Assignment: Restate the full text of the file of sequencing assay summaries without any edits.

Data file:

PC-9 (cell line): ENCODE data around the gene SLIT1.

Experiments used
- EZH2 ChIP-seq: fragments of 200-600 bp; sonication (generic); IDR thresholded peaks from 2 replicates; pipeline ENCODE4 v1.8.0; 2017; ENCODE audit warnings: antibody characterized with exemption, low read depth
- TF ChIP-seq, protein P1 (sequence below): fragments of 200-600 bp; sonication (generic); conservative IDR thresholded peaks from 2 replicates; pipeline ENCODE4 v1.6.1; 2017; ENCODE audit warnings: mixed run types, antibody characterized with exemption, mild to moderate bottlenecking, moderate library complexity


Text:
PC-9 (cell line): ENCODE data around the gene SLIT1.

Experiments used
- EZH2 ChIP-seq: fragments of 200-600 bp; sonication (generic); IDR thresholded peaks from 2 replicates; pipeline ENCODE4 v1.8.0; 2017; ENCODE audit warnings: antibody characterized with exemption, low read depth
- TF ChIP-seq, protein P1 (sequence below): fragments of 200-600 bp; sonication (generic); conservative IDR thresholded peaks from 2 replicates; pipeline ENCODE4 v1.6.1; 2017; ENCODE audit warnings: mixed run types, antibody characterized with exemption, mild to moderate bottlenecking, moderate library complexity